GlaxoSmithKline fuels VC fund as part of rare diseases blitz

GlaxoSmithKline is backing another venture fund. The London-based drug giant has committed €17.5 million ($23.09 million) for a VC vehicle focused on rare diseases startups in Europe, building on its previous investments in venture firms on both sides of the Atlantic.

Like other pharma groups, GSK has made a point to allocate R&D dollars to the research of rare diseases, which affect no more than one in 2,000 people. The company ($GSK) is now leading development of a therapy against the rare genetic disease Duchenne muscular dystrophy in collaboration with Prosensa, seeking to deliver what could be the first drug for the muscle-wasting disorder. Also, the pharma giant set up a research unit in 2010 that focuses on development of treatments for orphan diseases, which typically command top dollar and present hurdles to generics competition.

With the new venture fund focused in the field, Glaxo is investing alongside CDC Entreprises, Idinvest Partners and VC heavyweight New Enterprise Associates (NEA), Reuters reported. France's Kurma Life Sciences Partners is leading the new fund, dubbed Kurma Biofund II, which has attracted €44 million ($58.19 million) so far. Kurma aims to work with a network of research institutes in Europe to pinpoint worthy science in the rare-diseases field and capitalize new biotech outfits.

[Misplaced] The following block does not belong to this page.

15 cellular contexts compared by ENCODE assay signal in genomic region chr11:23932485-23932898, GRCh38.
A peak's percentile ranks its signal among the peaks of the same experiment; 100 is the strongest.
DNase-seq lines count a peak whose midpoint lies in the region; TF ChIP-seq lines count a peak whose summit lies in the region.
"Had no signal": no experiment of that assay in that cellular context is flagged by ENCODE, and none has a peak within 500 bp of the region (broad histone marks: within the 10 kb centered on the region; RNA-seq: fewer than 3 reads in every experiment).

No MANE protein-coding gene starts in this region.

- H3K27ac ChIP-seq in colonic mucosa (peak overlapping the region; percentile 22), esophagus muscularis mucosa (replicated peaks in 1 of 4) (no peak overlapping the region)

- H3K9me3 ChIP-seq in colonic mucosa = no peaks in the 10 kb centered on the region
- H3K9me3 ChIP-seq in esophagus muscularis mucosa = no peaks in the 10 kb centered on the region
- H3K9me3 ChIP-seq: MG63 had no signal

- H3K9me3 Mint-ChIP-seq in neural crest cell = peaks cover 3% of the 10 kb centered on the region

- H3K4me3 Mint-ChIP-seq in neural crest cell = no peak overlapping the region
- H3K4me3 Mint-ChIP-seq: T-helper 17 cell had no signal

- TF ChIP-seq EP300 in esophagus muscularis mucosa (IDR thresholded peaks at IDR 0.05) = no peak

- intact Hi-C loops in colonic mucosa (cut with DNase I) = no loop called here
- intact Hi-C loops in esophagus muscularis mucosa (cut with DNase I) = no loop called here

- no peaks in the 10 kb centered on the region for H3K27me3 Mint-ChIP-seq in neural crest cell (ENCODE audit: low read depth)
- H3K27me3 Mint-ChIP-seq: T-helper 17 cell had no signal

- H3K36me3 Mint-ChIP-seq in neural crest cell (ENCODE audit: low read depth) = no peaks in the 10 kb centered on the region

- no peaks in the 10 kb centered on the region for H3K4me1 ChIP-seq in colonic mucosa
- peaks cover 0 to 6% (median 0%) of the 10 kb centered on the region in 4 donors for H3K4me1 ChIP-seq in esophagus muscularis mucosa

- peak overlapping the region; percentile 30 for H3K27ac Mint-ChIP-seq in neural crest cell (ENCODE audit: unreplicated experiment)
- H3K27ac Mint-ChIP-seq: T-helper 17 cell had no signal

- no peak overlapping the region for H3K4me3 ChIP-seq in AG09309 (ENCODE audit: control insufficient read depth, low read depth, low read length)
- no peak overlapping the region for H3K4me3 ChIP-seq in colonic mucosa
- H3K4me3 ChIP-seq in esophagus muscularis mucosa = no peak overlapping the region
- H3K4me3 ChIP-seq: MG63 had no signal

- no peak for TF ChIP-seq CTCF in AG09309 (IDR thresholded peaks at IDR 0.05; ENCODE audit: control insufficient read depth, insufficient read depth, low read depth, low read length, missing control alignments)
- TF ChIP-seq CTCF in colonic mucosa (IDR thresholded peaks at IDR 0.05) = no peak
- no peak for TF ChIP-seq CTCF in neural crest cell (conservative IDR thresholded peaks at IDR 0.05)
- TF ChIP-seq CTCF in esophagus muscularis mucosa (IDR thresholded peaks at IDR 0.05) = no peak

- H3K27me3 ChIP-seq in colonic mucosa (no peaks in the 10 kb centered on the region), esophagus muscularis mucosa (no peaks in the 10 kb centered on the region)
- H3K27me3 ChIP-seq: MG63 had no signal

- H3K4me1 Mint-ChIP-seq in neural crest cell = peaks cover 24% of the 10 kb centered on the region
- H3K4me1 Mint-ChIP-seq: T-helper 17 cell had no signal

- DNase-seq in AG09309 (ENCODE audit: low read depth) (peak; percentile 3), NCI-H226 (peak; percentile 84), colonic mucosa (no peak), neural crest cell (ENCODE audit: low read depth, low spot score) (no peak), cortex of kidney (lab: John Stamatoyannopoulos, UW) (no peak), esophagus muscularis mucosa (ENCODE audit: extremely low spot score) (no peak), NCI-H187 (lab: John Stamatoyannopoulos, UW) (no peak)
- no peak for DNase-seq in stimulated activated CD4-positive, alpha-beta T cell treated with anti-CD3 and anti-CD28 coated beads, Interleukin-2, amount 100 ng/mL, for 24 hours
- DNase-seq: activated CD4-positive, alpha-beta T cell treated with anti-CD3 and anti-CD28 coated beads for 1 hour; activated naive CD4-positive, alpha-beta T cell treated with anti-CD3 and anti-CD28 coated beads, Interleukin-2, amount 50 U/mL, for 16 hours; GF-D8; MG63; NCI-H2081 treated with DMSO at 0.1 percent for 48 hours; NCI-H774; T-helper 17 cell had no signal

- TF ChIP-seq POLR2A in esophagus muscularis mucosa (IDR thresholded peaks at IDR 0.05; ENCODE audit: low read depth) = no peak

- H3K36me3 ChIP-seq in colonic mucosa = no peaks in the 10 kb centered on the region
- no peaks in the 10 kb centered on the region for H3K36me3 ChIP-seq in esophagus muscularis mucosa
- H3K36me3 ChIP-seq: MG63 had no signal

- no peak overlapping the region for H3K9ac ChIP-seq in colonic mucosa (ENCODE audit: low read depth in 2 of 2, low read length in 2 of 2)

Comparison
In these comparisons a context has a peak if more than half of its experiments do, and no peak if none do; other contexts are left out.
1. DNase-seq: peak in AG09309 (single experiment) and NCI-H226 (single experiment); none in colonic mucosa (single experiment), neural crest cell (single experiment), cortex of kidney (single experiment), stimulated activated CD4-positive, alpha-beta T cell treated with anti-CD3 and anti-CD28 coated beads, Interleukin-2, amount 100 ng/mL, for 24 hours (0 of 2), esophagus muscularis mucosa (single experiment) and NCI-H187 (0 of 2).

Glaxo has a track record of seeding startups in partnership with venture players. In April the company announced a new VC vehicle with Avalon Ventures in San Diego to provide up to $495 million for 10 startups focused on new disease targets. And that deal followed GSK's $50 million investment in Sanderling Ventures' latest fund. Last year the company joined forces with Johnson & Johnson ($JNJ) to back a $200 million life sciences fund from Index Ventures, which has begun to use the money to seed and invest in asset-focused biotech startups.

Almost all major pharma companies have acknowledged that they need to step up to fund innovative startups as other financial powerhouses have stepped back because of the high risk and past failures of such ventures.

- check out Reuters' article
- and GSK's infographic on rare diseases

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